Date of Award
Master of Arts
Dr. Mahendra Lawoti
Dr. James Butterfield
Masters Thesis-Open Access
This thesis evaluates democracy in Iraq and determines if the current institutions are fostering democracy. When the institutions in place are not fostering democracy, I evaluate why they are not and how they could promote democracy. I employ a case study approach of Iraq by first looking at the region's history. I then analyze the works of leading experts of democracy in divided society theory to develop a democratic framework for Iraq. Finally, I focus on the Iraqi government's institutions and the Iraqi Constitution to evaluate their effectiveness.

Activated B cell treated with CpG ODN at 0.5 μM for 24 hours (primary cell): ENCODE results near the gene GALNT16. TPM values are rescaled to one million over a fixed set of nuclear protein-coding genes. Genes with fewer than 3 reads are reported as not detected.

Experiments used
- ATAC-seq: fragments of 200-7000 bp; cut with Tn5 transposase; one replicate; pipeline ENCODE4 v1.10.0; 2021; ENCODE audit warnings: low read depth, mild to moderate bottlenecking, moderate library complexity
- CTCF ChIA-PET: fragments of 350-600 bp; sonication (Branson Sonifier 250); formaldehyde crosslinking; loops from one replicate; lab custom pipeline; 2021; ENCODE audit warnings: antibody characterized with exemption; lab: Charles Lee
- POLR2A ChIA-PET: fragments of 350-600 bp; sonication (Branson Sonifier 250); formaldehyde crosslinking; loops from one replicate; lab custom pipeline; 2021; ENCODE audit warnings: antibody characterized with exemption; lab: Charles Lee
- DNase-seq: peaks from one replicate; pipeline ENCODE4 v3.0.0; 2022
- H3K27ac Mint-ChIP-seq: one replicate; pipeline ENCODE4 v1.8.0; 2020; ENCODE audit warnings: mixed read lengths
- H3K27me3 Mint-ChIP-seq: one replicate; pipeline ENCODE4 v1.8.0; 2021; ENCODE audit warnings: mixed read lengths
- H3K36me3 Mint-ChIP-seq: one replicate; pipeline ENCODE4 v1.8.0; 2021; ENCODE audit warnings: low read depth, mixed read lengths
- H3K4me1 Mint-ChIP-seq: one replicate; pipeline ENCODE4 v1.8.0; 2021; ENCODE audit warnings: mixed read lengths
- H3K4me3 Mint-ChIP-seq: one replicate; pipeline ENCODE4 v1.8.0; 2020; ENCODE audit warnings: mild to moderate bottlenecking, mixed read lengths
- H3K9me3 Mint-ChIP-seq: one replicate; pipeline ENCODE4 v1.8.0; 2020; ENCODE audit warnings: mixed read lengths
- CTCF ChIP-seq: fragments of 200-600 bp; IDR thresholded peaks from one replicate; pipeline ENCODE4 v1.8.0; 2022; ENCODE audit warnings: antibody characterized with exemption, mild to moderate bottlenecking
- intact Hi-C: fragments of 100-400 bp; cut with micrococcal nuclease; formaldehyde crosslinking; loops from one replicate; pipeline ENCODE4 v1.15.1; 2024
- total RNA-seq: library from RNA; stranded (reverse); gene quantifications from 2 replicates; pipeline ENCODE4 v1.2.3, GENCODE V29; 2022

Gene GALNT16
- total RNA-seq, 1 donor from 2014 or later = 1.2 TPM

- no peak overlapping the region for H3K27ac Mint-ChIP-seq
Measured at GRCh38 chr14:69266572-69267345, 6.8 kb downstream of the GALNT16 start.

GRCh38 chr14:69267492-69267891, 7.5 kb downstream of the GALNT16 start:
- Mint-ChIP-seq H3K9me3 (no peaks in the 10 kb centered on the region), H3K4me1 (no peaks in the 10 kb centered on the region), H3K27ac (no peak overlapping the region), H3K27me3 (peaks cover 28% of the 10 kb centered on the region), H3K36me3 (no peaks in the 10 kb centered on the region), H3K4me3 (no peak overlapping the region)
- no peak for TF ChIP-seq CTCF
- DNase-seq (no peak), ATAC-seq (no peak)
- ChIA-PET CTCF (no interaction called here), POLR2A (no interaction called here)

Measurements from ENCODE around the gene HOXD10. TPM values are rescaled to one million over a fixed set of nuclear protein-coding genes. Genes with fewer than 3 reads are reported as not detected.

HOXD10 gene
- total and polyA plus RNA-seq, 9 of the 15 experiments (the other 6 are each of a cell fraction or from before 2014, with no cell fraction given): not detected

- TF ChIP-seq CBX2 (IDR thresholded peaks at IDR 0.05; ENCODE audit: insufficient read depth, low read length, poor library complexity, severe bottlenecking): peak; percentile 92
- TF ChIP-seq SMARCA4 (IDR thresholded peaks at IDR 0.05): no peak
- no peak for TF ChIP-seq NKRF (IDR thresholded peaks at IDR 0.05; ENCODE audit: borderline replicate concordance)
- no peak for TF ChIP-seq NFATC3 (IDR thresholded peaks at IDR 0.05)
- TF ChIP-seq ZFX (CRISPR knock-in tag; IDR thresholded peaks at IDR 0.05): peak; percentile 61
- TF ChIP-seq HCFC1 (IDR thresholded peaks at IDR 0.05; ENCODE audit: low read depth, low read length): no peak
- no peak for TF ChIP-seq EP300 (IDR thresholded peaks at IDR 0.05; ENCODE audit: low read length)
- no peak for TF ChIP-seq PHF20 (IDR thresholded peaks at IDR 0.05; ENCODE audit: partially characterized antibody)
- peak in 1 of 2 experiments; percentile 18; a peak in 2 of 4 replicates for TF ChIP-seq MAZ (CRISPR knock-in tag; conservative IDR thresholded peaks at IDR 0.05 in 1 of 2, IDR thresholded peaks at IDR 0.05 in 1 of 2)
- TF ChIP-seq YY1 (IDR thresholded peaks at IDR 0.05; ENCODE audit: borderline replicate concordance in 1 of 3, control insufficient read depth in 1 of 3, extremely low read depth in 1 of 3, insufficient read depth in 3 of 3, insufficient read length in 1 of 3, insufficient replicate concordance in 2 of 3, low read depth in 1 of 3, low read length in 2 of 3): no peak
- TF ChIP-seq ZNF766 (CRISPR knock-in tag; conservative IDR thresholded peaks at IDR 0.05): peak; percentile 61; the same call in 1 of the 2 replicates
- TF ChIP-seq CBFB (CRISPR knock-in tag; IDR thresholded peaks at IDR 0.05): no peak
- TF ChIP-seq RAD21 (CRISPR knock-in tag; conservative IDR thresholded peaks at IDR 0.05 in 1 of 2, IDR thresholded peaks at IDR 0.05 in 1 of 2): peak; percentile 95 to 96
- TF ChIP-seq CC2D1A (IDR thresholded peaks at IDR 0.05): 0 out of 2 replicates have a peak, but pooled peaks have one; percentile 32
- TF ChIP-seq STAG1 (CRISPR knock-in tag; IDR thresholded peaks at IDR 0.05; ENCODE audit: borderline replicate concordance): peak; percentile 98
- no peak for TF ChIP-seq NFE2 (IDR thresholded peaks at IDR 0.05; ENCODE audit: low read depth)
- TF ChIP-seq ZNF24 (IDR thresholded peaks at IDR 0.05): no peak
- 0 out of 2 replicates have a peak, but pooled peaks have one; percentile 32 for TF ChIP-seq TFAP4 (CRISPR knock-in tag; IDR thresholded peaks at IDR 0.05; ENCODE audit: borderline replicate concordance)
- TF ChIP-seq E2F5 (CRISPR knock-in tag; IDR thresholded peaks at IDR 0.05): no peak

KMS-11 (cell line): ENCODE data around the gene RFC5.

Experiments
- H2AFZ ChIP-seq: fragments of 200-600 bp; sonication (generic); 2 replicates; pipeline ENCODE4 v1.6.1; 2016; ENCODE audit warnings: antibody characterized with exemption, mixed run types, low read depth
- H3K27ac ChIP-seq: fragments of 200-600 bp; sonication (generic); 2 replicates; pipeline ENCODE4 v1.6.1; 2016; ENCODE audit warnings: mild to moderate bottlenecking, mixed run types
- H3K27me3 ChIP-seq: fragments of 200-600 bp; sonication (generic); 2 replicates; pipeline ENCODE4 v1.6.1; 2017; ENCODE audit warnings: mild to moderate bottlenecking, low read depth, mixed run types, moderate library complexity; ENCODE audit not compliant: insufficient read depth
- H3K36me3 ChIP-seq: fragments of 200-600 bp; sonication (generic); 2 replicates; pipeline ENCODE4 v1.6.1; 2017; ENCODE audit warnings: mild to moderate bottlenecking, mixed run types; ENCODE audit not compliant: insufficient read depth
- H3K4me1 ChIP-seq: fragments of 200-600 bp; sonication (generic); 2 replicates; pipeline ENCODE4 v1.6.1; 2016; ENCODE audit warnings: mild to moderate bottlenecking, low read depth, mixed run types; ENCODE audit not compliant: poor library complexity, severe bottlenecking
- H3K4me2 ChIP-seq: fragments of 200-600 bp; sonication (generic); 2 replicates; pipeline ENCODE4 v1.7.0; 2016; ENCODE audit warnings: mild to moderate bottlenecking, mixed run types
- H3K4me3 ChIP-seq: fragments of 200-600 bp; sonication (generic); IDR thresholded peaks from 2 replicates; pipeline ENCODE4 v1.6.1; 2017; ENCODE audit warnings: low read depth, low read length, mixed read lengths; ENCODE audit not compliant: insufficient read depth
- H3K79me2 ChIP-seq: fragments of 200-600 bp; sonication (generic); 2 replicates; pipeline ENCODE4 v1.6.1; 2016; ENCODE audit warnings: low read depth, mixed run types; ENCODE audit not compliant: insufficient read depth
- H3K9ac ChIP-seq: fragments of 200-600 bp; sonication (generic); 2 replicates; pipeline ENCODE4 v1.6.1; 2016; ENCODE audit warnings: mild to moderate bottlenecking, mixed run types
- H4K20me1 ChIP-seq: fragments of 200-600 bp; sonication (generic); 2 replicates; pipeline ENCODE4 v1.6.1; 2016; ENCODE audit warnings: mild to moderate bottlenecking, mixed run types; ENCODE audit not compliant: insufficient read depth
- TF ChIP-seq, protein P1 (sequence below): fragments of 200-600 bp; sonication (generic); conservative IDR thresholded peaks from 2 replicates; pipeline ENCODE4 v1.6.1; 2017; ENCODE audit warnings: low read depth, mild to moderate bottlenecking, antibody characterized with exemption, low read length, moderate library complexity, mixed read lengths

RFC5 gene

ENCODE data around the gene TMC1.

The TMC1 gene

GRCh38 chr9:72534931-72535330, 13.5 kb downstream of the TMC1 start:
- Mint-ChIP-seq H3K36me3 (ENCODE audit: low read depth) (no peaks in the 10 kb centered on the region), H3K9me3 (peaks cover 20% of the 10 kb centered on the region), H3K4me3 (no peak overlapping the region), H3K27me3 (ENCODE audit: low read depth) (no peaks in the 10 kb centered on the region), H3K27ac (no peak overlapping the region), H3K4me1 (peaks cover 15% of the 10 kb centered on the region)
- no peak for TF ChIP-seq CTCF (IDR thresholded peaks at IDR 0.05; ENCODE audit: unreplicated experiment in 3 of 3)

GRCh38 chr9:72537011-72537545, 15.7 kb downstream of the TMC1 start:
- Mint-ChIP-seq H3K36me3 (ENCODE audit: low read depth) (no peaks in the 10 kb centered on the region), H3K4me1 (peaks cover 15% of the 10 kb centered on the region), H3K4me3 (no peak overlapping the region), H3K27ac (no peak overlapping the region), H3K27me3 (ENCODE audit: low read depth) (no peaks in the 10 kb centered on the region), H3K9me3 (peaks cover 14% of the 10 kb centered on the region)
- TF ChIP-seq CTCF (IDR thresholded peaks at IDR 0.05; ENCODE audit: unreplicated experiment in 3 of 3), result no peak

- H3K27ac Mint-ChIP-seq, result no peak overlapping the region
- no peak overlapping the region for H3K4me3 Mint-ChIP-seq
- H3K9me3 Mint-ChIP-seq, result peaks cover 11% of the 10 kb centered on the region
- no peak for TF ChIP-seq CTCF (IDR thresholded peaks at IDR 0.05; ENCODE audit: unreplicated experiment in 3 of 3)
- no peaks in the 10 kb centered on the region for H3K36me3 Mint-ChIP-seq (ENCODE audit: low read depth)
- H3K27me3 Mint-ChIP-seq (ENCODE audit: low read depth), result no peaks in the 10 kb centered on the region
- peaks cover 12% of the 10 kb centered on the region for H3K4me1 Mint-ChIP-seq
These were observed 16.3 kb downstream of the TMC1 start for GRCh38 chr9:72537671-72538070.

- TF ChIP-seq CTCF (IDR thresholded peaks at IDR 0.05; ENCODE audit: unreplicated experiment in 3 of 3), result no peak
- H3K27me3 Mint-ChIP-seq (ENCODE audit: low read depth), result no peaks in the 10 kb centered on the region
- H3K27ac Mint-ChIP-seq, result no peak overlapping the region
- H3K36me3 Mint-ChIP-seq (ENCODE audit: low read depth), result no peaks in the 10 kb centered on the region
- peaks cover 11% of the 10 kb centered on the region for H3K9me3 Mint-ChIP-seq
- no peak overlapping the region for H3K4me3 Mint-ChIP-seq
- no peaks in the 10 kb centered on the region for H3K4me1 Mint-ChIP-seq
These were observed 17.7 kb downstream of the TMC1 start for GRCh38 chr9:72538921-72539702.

The purpose of this thesis is two-fold. First, as a deeply divided society, the lessons learned in Iraq are valuable for other democracies emerging in divided societies. The framework for democracy in divided societies that I developed may be applicable in other countries. Secondly I show how Iraq's past history of authoritarian rule followed by rebellion and chaos and the eventual emergence of a dictator that can be avoided through a framework for democracy in its divided society.
In the democratic framework I developed, I determined that autonomy/federalism, power sharing, proportionality and minority rights are important criteria for a divided society to maintain democracy. Based on these criteria I conclude that with its current Constitution and formal institutions Iraq is heading in the wrong direction for creating a stable democracy.
Niederer, Tristam E., "Fostering Democracy in Iraq" (2008). Masters Theses. 5032.